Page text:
Six days of hard fighting were required before the 442nd broke through to the trapped Texans. “Our unit of about 160 men was reduced to 8 riflemen—it was virtually decimated,” says Ito, who still can’t figure out how he came through without a scratch.
The 442nd suffered casualties two to three times higher than the 211 fellow soldiers they saved. But those 211 were “unbelievably relieved when we reached them,” Ito said. “They came out of the deepest foxholes I’ve ever seen.”
For Akagi, coming across concentration camp survivors near death, abandoned by their fleeing German guards, seared itself in his memory.
“During our advance we didn’t know what was in front of us especially when we were near the Dachau subcamps after Dachau was liberated,” he said. “It just so happened that the subcamps were in our route. So we just stumbled across them.”
Soldiers were told they should not give solid food to the emaciated survivors, that it would kill them. So Akagi and his troop mates threw their leftovers into a garbage can filled with water. “But low and behold they dipped their hands into that dirty old garbage can and started to eat the solid food,” Akagi said, shaking his head.
He was 20 years old. “It was just terrible, something you never will forget and don’t want to happen again.”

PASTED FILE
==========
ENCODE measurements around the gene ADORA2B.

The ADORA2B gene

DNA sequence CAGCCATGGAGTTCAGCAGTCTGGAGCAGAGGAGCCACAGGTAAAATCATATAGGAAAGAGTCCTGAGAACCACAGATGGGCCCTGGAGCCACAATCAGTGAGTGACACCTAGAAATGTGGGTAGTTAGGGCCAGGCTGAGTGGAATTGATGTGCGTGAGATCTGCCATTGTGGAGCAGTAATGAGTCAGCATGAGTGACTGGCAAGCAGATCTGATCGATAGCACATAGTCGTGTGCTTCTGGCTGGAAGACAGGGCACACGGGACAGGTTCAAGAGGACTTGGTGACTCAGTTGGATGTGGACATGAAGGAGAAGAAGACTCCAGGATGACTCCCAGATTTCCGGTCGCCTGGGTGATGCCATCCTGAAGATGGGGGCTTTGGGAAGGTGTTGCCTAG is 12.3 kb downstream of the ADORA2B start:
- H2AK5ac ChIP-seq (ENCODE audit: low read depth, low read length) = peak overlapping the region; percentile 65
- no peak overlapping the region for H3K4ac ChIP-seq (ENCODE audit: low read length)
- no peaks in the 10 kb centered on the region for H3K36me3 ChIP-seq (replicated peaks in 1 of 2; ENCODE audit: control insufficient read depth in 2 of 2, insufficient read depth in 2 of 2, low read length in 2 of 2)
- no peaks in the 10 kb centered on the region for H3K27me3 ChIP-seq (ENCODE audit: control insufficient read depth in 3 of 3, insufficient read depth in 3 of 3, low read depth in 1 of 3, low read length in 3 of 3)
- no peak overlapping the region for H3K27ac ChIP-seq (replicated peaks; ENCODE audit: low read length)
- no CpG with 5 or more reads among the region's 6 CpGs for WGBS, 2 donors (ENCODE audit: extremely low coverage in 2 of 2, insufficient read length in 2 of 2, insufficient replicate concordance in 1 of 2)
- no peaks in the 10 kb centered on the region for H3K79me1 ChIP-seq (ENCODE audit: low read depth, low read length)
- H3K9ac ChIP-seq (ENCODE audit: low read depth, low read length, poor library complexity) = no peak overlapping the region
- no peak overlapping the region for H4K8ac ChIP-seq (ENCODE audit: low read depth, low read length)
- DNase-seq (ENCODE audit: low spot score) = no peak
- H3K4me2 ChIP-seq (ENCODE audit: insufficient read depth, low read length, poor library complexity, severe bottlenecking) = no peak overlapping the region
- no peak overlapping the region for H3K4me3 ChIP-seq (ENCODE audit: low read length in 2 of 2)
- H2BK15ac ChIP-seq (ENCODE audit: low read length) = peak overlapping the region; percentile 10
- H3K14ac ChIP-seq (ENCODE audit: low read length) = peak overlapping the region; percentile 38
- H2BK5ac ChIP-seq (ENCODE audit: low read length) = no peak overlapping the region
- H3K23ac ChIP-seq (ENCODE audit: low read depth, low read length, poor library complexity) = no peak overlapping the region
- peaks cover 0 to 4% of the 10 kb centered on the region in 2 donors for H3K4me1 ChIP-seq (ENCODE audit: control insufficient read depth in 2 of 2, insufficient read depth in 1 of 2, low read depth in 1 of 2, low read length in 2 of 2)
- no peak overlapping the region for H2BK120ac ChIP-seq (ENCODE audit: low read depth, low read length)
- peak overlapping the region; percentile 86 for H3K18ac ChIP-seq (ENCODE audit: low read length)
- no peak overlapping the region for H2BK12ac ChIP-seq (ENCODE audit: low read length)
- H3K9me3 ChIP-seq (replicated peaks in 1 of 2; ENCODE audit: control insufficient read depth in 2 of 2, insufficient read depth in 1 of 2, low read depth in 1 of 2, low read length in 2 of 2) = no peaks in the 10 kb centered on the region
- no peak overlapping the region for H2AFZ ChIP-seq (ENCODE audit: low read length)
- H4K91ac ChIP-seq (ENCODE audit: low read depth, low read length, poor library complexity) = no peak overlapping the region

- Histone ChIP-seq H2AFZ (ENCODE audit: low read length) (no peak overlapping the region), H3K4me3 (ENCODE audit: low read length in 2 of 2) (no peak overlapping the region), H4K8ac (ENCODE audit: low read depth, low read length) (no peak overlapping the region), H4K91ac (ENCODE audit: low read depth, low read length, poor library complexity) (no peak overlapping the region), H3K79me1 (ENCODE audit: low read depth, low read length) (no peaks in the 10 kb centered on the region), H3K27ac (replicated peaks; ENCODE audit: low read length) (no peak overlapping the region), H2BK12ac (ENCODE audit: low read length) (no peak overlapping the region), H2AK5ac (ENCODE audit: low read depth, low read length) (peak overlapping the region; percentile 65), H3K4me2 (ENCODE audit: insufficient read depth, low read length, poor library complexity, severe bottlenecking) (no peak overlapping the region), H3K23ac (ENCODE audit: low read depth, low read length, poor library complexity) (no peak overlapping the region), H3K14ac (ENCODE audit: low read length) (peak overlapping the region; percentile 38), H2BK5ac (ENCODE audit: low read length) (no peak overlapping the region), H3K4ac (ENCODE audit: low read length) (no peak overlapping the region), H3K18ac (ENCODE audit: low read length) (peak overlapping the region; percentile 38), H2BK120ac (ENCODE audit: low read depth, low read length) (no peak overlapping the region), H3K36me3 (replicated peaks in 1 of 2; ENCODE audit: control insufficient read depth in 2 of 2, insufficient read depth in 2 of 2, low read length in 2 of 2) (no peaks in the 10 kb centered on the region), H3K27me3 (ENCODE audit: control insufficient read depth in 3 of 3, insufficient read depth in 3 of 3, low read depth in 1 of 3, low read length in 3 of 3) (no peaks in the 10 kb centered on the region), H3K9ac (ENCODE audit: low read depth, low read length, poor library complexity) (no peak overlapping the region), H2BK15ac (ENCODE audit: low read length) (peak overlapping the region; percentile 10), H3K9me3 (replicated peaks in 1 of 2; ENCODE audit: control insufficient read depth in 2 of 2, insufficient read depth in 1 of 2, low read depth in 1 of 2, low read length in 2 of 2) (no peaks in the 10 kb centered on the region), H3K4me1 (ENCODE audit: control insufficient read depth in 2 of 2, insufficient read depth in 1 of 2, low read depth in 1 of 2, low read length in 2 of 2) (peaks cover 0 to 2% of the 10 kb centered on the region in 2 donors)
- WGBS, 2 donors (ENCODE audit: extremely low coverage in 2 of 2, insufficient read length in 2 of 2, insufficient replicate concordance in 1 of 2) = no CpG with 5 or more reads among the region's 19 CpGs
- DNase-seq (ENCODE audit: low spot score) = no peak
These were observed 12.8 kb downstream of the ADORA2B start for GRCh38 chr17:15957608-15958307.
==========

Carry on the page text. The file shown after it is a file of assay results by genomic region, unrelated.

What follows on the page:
But there were joyful experiences too. Akagi’s captain asked a group of liberated inmates if any spoke English. An 18-year-old Lithuanian Jew named Larry Lubetzky—Akagi can still recite the inmate number the Germans tattooed on his arm, 82123—announced he could speak English and German. So the captain made him the company translator.
“Almost 70 years ago but I could never forget that kind of incident,” Akagi said. “That was April 30 or May 1, 1945. After we picked him up we had him in our Charlie Battery. The captain put a GI uniform on him, and we treated him like one of us.”
After the war the 442nd vets tracked down Lubetzky, who was living in Mexico City, and he attended one of their reunions.
The 442nd was officered by Caucasians, randomly assigned from the officer corps. Relations between the Nisei enlisted men and white officers were generally good, Ito said. “Most of us admired them very much.”
Ironically, during training it was cultural differences among the Nisei themselves that proved a hurdle, he said. About half the men in the 442nd were from Hawaii—members of the pre-war Hawaii National Guard in many cases. The other half hailed from the mainland United States.
“Two completely different breeds,” Ito said, laughing.
“Most of us could not understand the pidgin English they spoke. And they had some animosity toward us because we sounded more like Caucasian employers in Hawaii—many came from sugar plantations and laboring jobs.”
But the unit cohered around the single goal of demonstrating Japanese American commitment to the war effort.
Speaking at Asia Society Texas Center at ceremonies held in conjunction with the exhibition, Secretary of Veterans Affairs and former Army Chief of Staff Eric Shinseki, a Nisei himself, said, “I do not know a better, more compelling, nor more moving story of what it means to be an American than the wartime performances of the men who served in these three legendary units we honor tonight—and their families.”
Fritz Lanham is a freelance writer in Houston.